The Power of Affirmations
Thoughts are like seeds that you plant in your mind, whichever thoughts you put your attention to grow. Eating disordered thoughts tend to focus on the negative. “I am fat.” “No one is going to love me at this weight.” “I am constantly letting down the people I love.” “I can’t recover.” These negative thoughts get played over and over in your mind. They can end up becoming part of your belief system. When you choose to believe these negative thoughts you create a self-defeating prophecy. If you believe you are not worthy of your love or the love of others than sadly enough you won’t receive your love or the love of others. Affirmations can be a powerful way to combat this pattern.
All that we are is the result of what we have thought. -Buddha
What you think you become. -Buddha
Don’t loose hope though. By practicing positive affirmations you can begin to change your thoughts and beliefs. What is a positive affirmation exactly? It is a positive statement in the present tense that you would like to believe and manifest in your life. Such as “I nourish my body intuitively” or “I am surrounded by love and support”.
Positive affirmations helped me restructure my belief system. And in doing so, they helped me recover from an eating disorder. I’m such an advocate of their power that I continue to use them daily to help shape me into the woman I want to be.
I’ll be completely honest; affirmations did not come natural to me in the beginning. I found positive personal statements to be arrogant and was doubtful they’d work. And I was skeptical that by professing my love for myself that I would actually love myself. Being the scientist that I am, I decided to run a small personal experiment on the efficacy of affirmations. I chose 5 negative re-occurring thoughts I knew that were keeping me from recovery. Then I countered them with 5 positive thoughts.
Turning Negative Thoughts into Affirmations:
- “No man is going to love me” became “I have great things to offer in a relationship”
- “I am an out of control failure” became “I am in control of my actions and behaviors”
- “I’m bulimic” became “I am a healthy and intuitive eater and getting stronger day by day”
- “I am fat and ugly” became “I am beautiful inside and out”
- “I don’t deserve love” became “I deserve my love and affection”
At least once a day I focused my attention on these affirmations. I would write them in my journal. I’d say them out loud while looking at myself in the mirror. And I would write them on sticky notes and post them around my house. Drawing them I made them into works of art I hung on my wall. At first I didn’t notice any changes. But over the course of a month, I did start to notice the positive benefits.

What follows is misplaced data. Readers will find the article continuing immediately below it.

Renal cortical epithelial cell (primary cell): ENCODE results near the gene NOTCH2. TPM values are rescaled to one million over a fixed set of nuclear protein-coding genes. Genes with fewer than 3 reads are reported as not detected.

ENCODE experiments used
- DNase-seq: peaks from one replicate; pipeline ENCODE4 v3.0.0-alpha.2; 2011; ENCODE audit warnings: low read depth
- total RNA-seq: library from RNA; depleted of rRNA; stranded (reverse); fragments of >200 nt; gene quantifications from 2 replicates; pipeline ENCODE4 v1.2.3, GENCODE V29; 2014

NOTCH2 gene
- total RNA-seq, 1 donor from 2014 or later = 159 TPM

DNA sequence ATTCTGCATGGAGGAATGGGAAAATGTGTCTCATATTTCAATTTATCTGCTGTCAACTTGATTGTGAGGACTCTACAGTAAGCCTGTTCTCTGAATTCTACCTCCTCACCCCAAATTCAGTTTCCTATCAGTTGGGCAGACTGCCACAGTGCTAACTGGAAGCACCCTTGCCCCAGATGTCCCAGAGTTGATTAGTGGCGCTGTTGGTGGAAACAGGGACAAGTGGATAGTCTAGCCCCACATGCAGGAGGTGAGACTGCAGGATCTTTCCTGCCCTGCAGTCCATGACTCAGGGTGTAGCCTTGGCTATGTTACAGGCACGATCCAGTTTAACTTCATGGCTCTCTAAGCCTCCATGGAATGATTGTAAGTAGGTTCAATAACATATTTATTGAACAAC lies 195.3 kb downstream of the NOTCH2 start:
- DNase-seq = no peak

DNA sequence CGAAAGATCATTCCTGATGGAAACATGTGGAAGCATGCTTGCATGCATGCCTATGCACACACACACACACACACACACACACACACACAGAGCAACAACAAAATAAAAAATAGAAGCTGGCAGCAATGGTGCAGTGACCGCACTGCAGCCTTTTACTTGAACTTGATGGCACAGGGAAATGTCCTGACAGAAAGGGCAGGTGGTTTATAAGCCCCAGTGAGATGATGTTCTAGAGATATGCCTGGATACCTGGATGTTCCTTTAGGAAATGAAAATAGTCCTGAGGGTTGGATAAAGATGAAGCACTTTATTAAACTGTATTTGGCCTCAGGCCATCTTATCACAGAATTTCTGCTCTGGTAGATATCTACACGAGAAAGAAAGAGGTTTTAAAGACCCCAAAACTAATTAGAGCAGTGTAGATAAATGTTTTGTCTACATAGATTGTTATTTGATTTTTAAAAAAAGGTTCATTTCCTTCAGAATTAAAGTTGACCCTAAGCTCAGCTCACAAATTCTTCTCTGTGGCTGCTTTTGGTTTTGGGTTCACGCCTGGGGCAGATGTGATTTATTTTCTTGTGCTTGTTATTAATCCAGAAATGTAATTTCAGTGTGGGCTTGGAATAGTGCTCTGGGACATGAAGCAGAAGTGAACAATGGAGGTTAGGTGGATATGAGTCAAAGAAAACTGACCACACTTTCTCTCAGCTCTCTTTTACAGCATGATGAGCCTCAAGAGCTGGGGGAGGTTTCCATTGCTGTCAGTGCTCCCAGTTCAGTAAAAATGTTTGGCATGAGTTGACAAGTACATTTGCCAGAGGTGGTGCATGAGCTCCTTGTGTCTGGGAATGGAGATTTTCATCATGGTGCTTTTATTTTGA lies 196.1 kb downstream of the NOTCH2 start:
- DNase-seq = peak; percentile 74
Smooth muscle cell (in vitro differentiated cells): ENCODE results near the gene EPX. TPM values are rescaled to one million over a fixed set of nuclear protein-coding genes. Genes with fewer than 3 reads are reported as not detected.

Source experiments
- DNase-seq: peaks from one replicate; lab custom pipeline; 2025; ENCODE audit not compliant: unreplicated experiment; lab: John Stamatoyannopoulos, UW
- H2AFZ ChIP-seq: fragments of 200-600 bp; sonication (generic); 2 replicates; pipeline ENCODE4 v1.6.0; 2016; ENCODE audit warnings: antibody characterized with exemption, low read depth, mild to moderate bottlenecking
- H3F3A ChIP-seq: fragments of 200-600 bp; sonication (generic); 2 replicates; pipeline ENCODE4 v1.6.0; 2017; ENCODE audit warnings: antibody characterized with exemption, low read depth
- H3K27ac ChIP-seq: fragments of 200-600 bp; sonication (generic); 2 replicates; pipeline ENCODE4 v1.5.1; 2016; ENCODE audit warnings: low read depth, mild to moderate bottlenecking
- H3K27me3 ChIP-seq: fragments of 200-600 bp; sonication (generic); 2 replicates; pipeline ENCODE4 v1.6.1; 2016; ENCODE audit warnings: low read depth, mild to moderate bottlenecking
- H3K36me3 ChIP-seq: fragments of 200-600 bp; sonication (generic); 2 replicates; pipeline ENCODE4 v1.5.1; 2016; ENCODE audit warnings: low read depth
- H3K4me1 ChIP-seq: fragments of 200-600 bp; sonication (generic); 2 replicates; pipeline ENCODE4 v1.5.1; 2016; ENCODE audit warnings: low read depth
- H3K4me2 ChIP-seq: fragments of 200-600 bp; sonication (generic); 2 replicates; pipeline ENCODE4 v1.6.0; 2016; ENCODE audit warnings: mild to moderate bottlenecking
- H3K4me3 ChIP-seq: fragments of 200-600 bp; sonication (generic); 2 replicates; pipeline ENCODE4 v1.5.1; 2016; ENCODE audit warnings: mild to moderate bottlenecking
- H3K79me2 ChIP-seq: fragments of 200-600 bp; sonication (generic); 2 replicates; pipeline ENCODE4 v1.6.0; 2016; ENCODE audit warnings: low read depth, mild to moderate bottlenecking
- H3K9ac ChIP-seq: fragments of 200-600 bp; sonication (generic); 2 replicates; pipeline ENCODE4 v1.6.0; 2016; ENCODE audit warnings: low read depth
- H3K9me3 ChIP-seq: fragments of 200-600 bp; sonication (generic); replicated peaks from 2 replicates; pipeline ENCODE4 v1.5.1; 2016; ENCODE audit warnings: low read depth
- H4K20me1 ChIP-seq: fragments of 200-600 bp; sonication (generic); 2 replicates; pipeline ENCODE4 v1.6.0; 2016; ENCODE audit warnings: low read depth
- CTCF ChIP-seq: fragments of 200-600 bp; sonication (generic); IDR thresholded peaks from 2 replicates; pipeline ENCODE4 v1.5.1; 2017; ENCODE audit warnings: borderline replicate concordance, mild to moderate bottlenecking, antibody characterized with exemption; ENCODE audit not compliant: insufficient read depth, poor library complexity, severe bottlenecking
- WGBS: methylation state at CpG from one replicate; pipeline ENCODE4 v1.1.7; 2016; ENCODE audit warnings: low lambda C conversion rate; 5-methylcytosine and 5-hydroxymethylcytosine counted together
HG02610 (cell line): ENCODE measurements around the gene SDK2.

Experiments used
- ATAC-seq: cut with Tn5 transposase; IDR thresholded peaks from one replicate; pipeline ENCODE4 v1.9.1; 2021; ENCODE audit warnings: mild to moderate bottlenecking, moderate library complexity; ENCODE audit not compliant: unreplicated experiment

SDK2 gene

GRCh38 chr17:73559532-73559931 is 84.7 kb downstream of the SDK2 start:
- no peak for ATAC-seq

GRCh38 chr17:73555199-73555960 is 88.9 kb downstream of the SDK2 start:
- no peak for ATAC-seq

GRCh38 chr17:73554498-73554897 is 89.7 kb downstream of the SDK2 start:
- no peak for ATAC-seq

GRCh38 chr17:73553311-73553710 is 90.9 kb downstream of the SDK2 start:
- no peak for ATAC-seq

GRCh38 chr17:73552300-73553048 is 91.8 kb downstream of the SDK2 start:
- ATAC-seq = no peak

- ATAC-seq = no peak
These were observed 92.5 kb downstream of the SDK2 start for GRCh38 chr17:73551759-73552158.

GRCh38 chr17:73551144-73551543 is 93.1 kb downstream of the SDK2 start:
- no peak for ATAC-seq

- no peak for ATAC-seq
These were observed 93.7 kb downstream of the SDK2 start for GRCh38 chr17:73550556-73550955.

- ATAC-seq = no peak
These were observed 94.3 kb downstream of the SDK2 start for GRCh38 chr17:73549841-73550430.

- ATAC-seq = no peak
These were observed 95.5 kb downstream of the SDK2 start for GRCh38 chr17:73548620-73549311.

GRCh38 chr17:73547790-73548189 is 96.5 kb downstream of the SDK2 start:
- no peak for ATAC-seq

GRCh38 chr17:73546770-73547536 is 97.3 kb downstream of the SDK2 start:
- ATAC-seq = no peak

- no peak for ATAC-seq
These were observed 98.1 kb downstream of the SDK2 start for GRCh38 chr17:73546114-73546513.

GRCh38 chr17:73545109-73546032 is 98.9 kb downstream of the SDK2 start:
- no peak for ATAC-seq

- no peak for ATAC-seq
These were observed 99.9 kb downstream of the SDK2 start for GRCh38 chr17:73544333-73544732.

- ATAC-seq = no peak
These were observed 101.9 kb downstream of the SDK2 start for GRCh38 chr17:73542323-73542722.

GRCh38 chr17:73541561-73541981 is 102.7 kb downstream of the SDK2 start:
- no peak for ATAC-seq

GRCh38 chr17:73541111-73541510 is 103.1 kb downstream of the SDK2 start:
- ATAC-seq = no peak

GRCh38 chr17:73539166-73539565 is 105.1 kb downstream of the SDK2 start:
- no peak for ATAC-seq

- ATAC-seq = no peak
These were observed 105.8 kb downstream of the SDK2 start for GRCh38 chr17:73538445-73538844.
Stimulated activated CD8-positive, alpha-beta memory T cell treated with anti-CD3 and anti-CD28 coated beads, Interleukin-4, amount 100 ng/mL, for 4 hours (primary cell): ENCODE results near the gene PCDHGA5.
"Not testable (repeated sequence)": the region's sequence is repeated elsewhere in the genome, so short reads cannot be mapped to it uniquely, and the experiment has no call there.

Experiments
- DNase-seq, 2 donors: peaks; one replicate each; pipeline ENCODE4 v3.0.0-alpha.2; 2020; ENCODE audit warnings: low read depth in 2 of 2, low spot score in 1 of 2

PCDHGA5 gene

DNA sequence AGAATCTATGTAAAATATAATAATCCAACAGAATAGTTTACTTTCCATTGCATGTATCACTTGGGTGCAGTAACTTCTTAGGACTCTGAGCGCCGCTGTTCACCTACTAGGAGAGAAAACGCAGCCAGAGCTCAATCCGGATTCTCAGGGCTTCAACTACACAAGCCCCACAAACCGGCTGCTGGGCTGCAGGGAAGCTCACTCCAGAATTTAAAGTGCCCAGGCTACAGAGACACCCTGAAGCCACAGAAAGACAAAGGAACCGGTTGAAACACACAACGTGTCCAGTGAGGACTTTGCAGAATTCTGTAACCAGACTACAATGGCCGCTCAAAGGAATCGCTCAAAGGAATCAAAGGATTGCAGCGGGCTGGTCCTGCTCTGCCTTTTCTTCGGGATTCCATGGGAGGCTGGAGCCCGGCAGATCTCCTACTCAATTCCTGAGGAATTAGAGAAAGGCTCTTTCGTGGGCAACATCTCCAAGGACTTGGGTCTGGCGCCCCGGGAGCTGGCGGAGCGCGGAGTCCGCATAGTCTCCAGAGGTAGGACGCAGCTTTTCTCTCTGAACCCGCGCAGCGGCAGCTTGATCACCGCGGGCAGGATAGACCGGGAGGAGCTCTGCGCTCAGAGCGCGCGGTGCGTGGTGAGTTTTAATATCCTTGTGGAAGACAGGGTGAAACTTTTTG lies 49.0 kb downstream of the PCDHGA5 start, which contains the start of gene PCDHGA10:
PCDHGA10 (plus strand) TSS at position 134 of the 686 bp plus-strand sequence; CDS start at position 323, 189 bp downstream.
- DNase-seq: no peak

The number of binges and purges I had decreased. And I started to treat myself with more love and compassion. Seeing results in both my actions and thoughts was AWESOME! After this month long experiment I was convinced positive affirmations do indeed work. So I continued to use them. I came up with more affirmations to incorporate in my daily life.
Some affirmations were harder to believe than others and I simply would “fake it to make it”. As I mentioned earlier, I still use positive affirmations even though I am recovered. They help me stay on track and keep me focused on bringing things I want into my life. And removing things I do not want. Every day I check in and see what my feelings, thoughts, and behaviors are telling me. And I create positive affirmations to keep me on my path or to get me back on my path.
Experimenting with Affirmations
I encourage you to try your own affirmation experiment. Over time with enough intention any positive affirmation can become your reality. Repeating positive affirmations is not the only thing you will have to do to recover, but it is a good place to start. The practice will help you analyze your current thought patterns and beliefs and give you the chance to refresh them with healthy and positive ones.
Good luck and remember you are worthy of your love and affection!